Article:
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IDOA extends poultry show ban, 4-H pivots

IDOA continues to enforce avian influenza emergency rules set on April 5. Illinois 4-H will discontinue live bird exhibits until regulations are lifted.

Sierra Day

May 23, 2022

2 Min Read
rooster and chickens in the yard on the grass
POULTRY FLOCK: IDOA has extended the ban of poultry shows and sales due to continuous confirmation of avian influenza in Illinois. 4-H is pivoting to alternative exhibit opportunities for youth in poultry projects.Liubov Yashkir/Getty Images

On May 20, the Illinois Department of Agriculture extended the enforcement of emergency rules made on April 5, which put a halt to poultry shows and sales across the state. The decision to continue emergency rules is due to a confirmed case of avian influenza in Illinois on May 17. IDOA will continue to evaluate the need for the emergency rules every 45 days for up to 150 days.

As county fair season approaches, what does this emergency rule extension mean for Illinois 4-H exhibitors? Lisa Diaz, University of Illinois Extension 4-H director, says the University of Illinois has partnered with IDOA in support of the risk associated with the continued confirmation of avian influenza across the state. To follow current IDOA recommendations, live bird exhibitions are discontinued for Illinois 4-H members until the emergency rules are lifted.

But she says Illinois 4-H is pivoting to still provide exhibition opportunities for youth this summer.

“We, thankfully, have prior experience with pivoting and adapting exhibit opportunities,” Diaz says. During the pandemic, 4-H shows were not allowed to have any in-person exhibits. Instead, over 400 events occurred across the state through a virtual format, where 4-H youth could submit photographs, slide presentations and other materials to show the work put into their 4-H projects. Judges reviewed these presentations and provided feedback to exhibitors.

Diaz doesn’t expect the need to move to a completely online experience this year for poultry exhibits, but she knows the prior experience and successful track record exists.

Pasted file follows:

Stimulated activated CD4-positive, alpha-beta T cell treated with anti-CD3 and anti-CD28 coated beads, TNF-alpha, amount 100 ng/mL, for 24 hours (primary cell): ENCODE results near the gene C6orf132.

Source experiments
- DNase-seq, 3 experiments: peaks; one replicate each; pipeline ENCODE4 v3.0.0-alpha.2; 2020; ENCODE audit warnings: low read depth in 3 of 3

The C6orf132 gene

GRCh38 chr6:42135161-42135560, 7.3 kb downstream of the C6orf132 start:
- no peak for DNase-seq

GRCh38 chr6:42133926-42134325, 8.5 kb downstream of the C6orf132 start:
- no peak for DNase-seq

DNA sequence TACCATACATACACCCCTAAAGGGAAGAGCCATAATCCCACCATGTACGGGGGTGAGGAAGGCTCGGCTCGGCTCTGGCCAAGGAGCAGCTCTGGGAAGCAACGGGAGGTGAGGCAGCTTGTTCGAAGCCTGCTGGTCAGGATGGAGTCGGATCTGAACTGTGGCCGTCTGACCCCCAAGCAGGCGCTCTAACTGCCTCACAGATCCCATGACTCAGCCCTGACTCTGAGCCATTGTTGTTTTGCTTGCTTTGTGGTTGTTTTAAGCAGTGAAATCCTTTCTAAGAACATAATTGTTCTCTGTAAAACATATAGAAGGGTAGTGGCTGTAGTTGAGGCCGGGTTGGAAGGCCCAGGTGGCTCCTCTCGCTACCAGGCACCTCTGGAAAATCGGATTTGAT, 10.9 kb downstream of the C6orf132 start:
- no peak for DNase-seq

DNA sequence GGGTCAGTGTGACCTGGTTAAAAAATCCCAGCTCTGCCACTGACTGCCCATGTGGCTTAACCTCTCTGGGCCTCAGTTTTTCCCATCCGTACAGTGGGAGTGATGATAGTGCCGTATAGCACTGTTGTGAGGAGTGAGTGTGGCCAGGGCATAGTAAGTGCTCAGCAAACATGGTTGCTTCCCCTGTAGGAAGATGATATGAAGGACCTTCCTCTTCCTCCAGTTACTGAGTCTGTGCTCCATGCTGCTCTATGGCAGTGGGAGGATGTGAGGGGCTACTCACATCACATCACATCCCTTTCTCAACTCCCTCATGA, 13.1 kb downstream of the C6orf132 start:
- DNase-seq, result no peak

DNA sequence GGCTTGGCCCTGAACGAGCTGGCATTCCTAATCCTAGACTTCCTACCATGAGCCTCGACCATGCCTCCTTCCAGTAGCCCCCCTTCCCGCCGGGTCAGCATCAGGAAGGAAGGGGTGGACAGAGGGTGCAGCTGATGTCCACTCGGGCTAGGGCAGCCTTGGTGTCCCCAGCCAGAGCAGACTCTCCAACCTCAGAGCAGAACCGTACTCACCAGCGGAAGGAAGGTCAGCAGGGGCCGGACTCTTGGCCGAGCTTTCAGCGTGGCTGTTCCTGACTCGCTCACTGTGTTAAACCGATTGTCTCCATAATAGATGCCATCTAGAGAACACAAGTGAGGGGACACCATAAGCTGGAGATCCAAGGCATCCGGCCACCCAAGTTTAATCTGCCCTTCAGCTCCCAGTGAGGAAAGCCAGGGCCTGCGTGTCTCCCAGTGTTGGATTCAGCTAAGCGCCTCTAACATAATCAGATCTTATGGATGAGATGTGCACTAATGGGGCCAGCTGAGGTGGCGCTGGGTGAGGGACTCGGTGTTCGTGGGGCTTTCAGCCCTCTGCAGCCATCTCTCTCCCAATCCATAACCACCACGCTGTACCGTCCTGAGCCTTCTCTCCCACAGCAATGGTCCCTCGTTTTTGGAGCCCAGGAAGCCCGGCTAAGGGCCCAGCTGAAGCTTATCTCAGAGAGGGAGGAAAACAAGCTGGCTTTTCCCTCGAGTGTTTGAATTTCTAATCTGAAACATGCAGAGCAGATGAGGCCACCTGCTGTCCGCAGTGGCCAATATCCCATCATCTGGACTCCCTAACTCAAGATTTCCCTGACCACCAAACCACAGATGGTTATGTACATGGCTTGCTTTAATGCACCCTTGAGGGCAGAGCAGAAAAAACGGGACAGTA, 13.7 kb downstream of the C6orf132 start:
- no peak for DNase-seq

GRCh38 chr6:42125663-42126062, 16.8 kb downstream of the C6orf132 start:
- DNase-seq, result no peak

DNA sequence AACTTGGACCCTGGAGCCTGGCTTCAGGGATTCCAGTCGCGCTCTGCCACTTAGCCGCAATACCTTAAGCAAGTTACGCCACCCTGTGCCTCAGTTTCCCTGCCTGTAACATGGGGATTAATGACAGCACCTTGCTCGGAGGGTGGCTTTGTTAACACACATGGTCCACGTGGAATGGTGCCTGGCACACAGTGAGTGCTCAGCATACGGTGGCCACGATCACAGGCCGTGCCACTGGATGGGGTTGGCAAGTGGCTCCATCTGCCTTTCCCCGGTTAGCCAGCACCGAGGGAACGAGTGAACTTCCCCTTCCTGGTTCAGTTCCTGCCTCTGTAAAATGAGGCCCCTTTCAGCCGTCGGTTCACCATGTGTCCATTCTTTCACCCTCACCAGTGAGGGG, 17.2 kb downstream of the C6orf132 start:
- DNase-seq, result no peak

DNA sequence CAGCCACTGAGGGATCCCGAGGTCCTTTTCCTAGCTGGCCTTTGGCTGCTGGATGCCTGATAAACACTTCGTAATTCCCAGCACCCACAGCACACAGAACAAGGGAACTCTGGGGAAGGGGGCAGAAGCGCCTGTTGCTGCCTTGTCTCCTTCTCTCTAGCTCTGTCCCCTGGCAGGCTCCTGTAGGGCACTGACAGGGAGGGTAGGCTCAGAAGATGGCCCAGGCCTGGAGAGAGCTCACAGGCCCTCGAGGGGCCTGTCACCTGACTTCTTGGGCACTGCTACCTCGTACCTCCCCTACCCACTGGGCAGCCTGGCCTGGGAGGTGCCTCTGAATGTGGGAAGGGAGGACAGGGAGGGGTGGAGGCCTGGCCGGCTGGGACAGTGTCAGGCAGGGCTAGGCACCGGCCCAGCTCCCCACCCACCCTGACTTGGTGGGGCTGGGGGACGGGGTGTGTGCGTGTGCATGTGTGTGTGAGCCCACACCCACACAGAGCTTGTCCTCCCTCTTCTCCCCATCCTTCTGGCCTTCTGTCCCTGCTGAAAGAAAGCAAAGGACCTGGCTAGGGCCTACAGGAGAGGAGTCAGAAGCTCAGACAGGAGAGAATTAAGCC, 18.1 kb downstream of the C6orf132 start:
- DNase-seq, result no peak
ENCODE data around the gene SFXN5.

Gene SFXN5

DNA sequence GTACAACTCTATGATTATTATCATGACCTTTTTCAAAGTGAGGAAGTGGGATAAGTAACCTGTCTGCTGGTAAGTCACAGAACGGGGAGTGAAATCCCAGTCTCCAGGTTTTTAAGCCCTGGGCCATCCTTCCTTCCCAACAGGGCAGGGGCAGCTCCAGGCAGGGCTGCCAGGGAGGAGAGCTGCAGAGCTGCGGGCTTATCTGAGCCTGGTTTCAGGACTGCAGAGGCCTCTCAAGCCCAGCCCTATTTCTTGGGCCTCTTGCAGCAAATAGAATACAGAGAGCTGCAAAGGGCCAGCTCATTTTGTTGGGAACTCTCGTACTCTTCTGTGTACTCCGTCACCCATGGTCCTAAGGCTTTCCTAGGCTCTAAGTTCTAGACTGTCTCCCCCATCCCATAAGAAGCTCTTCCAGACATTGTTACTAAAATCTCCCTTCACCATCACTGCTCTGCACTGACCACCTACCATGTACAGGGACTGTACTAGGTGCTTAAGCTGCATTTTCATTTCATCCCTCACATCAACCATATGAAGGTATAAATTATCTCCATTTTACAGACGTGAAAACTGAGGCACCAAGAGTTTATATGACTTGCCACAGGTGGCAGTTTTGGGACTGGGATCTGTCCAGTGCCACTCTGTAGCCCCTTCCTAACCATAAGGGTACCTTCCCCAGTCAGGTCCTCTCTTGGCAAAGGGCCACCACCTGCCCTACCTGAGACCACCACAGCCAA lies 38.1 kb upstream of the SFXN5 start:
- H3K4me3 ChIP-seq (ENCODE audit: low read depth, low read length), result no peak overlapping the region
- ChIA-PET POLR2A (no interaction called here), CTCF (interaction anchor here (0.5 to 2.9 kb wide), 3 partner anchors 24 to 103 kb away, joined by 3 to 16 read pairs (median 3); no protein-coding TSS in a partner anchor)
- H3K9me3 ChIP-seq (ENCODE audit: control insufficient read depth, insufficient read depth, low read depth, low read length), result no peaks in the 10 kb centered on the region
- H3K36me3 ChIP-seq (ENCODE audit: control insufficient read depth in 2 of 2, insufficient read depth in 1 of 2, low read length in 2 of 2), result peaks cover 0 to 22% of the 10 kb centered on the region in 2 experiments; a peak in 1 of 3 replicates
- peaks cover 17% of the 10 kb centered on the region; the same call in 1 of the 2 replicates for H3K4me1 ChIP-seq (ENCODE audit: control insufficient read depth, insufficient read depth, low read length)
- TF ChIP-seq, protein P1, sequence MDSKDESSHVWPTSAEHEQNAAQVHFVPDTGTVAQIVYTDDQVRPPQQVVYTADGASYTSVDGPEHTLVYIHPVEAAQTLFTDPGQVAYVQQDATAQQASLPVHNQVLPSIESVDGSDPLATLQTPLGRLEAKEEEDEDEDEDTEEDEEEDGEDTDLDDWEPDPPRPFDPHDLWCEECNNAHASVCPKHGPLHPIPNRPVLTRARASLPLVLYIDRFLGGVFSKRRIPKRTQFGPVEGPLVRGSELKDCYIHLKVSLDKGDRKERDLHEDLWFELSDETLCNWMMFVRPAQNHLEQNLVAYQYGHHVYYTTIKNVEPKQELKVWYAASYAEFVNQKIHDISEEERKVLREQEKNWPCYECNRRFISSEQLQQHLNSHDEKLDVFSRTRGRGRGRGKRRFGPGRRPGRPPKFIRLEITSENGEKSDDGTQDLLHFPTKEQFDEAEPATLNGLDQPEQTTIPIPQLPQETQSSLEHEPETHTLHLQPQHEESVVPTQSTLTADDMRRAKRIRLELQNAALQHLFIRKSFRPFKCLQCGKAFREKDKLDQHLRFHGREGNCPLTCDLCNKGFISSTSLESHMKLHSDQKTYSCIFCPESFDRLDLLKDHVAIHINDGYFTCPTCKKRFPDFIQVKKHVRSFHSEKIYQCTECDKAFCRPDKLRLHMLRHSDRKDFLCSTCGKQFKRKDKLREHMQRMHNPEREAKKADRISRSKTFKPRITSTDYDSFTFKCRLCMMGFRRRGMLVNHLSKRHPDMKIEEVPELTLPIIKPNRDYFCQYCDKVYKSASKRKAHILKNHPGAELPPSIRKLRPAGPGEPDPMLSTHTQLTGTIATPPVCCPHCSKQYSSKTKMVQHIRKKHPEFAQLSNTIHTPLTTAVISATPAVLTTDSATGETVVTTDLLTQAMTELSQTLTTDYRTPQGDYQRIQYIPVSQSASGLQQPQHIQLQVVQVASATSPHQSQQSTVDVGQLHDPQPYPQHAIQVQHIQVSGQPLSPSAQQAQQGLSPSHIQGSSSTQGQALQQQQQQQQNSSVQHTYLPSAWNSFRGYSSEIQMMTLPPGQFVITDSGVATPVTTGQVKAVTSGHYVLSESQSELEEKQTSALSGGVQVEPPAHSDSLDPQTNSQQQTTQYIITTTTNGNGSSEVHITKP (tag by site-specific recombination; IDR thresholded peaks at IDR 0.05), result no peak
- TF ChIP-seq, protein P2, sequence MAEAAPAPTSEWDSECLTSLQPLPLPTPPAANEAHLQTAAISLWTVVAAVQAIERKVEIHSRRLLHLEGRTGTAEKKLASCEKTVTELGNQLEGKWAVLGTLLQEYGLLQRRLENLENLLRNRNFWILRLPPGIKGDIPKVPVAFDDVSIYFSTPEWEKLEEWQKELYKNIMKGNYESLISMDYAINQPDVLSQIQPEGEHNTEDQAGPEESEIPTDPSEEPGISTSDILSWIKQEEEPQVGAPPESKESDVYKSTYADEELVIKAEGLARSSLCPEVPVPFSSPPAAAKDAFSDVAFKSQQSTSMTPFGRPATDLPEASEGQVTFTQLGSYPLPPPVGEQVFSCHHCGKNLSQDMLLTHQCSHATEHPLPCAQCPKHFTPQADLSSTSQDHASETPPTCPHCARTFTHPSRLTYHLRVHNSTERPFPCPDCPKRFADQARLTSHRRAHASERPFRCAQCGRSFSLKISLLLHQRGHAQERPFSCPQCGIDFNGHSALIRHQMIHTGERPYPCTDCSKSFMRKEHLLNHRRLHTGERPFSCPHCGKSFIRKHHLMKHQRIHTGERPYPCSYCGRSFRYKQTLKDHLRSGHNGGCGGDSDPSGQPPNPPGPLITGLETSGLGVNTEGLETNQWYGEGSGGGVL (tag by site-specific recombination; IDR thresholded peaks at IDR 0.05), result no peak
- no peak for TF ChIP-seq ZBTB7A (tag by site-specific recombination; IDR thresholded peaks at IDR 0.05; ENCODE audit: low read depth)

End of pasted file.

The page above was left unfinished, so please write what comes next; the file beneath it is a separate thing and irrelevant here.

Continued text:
How will 4-H shows look this summer? Diaz says county fairs will most likely have 4-H exhibitors present a poster to demonstrate what they have done in their poultry project. But unlike during COVID-19 times, the presentation will happen in person to offer youth the value of regular conference judging and feedback from industry professionals.

And if IDOA emergency rules lift after the next 45-day increment, she says poultry shows will go back to normal with live bird exhibits.

Regardless, all 4-H exhibitors with a poultry project will have an opportunity to exhibit, Diaz says. How exhibition looks may change as the avian influenza situation continues to evolve, but the goal for Illinois 4-H is to remain flexible and adaptive while still offering everyone exhibit opportunities this summer.

A look ahead for Illinois State Fair

If your family typically exhibits poultry at the Illinois State Fair, you may wonder whether to prepare birds for the show.

While Illinois 4-H does not run the Illinois State Fair poultry shows, Diaz says youth could still exhibit live birds at the state fair if emergency rules are lifted and live birds are permitted for the event. Unlike 4-H general projects, poultry exhibitors do not have to exhibit live birds at their 4-H show to qualify to show at the state fair.

IDOA officials say a decision in relation to Illinois State Fair poultry shows will occur by June 17.

About the Author(s)

Sierra Day

Field editor, Farm Progress

A 10th-generation agriculturist, Sierra Day grew up alongside the Angus cattle, corn and soybeans on her family’s operation in Cerro Gordo, Ill. Although she spent an equal amount in farm machinery as she did in the cattle barn as a child, Day developed a bigger passion for the cattle side of the things.

An active member of organizations such as 4-H, FFA and the National Junior Angus Association, she was able to show Angus cattle on the local, state and national levels while participating in contests and leadership opportunities that were presented through these programs.

As Day got older, she began to understand the importance of transitioning from a member to a mentor for other youth in the industry. Thus, her professional and career focus is centered around educating agriculture producers and youth to aid in prospering the agriculture industry.

In 2018, she received her associate degree from Lake Land College, where her time was spent as an active member in clubs such as Ag Transfer club and PAS. A December 2020 graduate of Kansas State University in Animal Sciences & Industry and Agricultural Communications & Journalism, Day was active in Block & Bridle and Agriculture Communicators of Tomorrow, while also serving as a communications student worker in the animal science department.

Day currently resides back home where she owns and operates Day Cattle Farm with her younger brother, Chayton. The duo strives to raise functional cattle that are show ring quality and a solid foundation for building anyone’s herd.

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